There are some drawings out there with dimensional info of the Win 1885, and a couple others, that were originally drawn to be used for a set of castings that are no longer available. There have been a few fits and starts where folks have tried to resurrect the idea of making a run of some of these kits Rodney Storie Rifle Castings , but nobody ever seems to come up with any when they start following leads. There are a couple other sources of kits and castings out there, but not for a 44 1/2 that I am aware of. Sharps and High Wall/LowWall Winchesters, seem to take up the bulk of the commercial survivors.
Take a look on the Home Gunsmithing forum and search through the old posts. There are a bunch of builds documented there that used nothing more complicated than the method I suggested, working from DeHaas drawings.
08-07-2012, 10:50 AM #9
The Single Shot Rile Plans book. I'm looking for a drawing that helps me to under stand how each part worksl.
08-07-2012, 12:28 PM #10
If you cannot understand all you need to know from the Wisners link I posted, you are not going to understand it any better from any other source.
That link IS using the DeHaas drawing.
That's about as good as is available. If that's not good enough, save yourself a bunch of time, and buy one to copy.
08-07-2012, 09:26 PM #11
I have built several of the Stevens 44 and 1/2s from the Dehaas drawing..I have also built a couple 1885s..The 44 and 1/2 is considerably easier to build. I go by Alphawolf45 on most forums, some of you will recognize that name...My opinion is that guns are cheap,cheap,cheap,cheap -relative the huge amount of work required to build one at home--and the only good reason to build your own is because you already have shop full of machinery and some skills and you need a good project to work on..
And if you cant figure out the 44 and 1/2 from the DeHaas drawing you may need some way to cheat through your first build..You could watch Gunbroker.com for a bare neckid or incomplete Stevens Favorite receiver and then build the innards going by DeHaas drawings for the Favorite parts..It may be better to build a .22 for your first gun anyway..My first build was a .22 Stevens Marksman...
08-08-2012, 11:09 AM #12
Stevens 44 1/2 drawings
Trying to use drawings from DeHaas, my cad skills are rough. But, it can happen. Thanks,
08-08-2012, 11:28 AM #13
I'd suggest that you forget CAD for at least the very beginning, and revert to scissors or an Xacto type knife and kraft paper or poster board, along with a half dozen copies done with a photocopier.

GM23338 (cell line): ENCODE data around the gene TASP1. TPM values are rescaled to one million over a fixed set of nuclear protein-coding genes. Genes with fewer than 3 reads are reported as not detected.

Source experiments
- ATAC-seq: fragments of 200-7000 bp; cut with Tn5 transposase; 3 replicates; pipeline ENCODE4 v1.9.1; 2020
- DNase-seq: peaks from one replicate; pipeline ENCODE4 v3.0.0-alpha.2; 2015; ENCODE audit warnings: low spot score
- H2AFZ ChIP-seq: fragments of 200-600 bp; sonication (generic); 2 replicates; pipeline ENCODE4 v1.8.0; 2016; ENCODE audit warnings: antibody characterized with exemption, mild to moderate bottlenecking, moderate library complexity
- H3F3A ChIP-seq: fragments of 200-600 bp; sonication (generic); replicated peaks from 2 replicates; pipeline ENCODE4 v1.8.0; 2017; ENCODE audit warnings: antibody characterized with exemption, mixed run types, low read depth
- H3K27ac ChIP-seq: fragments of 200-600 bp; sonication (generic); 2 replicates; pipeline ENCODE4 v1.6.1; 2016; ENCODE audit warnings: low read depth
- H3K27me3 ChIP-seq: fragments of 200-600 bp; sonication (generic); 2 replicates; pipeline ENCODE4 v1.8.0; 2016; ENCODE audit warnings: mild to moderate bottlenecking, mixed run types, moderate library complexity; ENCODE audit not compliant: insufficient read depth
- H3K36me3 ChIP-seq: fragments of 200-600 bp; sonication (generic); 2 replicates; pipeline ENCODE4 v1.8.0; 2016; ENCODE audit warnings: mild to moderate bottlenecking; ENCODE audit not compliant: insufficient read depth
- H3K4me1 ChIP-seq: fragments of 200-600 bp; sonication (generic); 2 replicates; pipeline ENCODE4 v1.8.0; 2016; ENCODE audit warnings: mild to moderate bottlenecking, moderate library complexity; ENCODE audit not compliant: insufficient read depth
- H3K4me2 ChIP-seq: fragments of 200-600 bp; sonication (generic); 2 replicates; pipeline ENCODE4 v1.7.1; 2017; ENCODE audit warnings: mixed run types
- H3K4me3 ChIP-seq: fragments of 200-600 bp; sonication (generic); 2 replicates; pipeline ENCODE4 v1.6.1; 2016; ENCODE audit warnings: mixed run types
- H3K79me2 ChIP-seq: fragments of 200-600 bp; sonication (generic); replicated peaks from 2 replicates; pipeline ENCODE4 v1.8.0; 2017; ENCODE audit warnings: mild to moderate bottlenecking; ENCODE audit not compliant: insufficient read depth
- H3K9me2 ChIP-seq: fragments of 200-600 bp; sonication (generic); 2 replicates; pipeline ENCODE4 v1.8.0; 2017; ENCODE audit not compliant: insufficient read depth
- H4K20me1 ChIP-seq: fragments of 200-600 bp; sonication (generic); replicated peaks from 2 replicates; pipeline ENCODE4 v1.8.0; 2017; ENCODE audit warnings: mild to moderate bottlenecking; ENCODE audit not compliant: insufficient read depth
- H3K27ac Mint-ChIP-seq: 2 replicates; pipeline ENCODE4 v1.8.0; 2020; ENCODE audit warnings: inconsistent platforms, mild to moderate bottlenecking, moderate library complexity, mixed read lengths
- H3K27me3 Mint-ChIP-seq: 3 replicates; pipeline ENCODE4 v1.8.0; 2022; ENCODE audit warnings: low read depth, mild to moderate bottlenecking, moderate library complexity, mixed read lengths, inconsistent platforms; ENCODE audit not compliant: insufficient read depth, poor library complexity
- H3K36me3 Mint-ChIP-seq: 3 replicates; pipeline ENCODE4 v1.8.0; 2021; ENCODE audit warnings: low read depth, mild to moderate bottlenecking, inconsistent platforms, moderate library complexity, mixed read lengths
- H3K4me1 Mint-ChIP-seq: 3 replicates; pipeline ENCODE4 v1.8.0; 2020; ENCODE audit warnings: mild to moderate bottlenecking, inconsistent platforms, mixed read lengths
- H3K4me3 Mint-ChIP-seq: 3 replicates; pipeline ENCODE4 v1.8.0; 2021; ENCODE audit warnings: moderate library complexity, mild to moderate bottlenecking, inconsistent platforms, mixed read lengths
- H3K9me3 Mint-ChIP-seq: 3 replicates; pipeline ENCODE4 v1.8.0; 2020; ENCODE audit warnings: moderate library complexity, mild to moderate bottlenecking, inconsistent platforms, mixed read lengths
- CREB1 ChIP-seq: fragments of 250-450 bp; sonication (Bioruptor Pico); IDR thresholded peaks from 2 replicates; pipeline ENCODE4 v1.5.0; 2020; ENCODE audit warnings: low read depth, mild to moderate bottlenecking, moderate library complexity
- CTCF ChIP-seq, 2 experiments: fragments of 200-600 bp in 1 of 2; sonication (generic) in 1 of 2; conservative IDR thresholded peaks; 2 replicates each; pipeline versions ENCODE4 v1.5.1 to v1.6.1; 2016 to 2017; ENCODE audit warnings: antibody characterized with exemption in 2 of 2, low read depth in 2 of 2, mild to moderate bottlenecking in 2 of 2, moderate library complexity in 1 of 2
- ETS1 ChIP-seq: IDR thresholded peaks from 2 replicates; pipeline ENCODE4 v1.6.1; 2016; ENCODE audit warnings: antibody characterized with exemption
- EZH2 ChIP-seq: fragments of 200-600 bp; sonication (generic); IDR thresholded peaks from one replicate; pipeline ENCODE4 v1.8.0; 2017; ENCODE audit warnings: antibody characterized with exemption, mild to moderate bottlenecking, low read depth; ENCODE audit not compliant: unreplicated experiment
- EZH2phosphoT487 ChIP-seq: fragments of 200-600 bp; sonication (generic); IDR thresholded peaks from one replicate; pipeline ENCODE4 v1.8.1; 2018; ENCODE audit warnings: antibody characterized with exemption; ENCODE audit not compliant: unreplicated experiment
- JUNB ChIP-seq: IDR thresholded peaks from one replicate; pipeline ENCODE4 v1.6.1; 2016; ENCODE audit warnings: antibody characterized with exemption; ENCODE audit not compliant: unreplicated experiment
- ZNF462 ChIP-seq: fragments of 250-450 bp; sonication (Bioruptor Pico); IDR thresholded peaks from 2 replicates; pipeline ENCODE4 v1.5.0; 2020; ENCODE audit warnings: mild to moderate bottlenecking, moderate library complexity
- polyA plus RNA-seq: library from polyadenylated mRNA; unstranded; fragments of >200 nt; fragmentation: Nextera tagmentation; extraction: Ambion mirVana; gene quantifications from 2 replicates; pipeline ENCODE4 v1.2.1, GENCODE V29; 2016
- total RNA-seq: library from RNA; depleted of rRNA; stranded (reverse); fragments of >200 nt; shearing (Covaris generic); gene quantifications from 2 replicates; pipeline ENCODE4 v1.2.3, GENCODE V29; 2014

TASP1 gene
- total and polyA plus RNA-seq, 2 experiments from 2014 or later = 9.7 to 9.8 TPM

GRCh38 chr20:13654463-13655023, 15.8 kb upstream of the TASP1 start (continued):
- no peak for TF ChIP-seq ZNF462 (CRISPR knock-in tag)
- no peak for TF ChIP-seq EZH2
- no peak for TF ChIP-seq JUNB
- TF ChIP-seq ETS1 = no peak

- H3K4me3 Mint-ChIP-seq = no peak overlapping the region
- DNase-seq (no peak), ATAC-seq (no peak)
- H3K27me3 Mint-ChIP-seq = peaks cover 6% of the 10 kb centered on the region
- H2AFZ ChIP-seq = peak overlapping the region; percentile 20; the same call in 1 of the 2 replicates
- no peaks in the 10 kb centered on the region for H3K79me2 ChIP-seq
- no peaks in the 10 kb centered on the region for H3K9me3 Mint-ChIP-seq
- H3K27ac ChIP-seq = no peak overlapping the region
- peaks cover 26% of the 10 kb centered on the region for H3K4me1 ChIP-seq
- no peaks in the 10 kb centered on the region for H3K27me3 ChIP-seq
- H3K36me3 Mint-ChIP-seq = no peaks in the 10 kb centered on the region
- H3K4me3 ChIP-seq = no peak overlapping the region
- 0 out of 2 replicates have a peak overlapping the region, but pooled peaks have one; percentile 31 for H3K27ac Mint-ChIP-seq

Seriously. You can build a flat, working model of the firearm action you choose, and see the way that the insides move in relation to each other.
The other advice I have, is, Google Images Search. If you are unsure about what the part looks like, pound it into Google Images, and see if you can find it. Lots of the parts are flat, but some are quite different looking than you would think, looking at a cross sectional view.
Best of luck!
08-08-2012, 12:28 PM #14
The DeHaas drawing of the 44and 1/2 is wrong in one area.If action is built exactly per the DeHaas drawing the hammer will jam up and not allow the block to lower until hammer is pulled back manually..The little bump on forward side of the hammer is too low where the linkage is trying to push hammer off the firing pin..
Here if this works is picture shows my Home shop built 44 and 1/2 in .17 HM2 caliber..Really stacks all the shots into a tight groups.
08-08-2012, 04:05 PM #15
08-08-2012, 09:23 PM #16
I would disagree with avoiding the use of cad, but I have access to some good professional grade solid modeling packages. They let you set the parts up in assemblies and see how they interact and move. Its rather nice and you can create good prints directly from the models. Of course that kind of capablilty is out of reach for most folks.
Having said that, its still a good idea to build a working model from something easy to work and verify the mechanics before cutting steel.
08-09-2012, 10:35 AM #17
Stevens 44 1/2 drawings
I found some thing that helps me. In the Home Gunsmith Forum, ALPHAWOLF45, made a Stevens. Very Interesting, tech.
08-09-2012, 09:42 PM #18
I will invite you again to the BR match in Pencil Bluff this next weekend. Come over either Friday or Saturday and I will buy your evening meal and beverage. We are staying at the Shangri La. That is the 17th and 18th.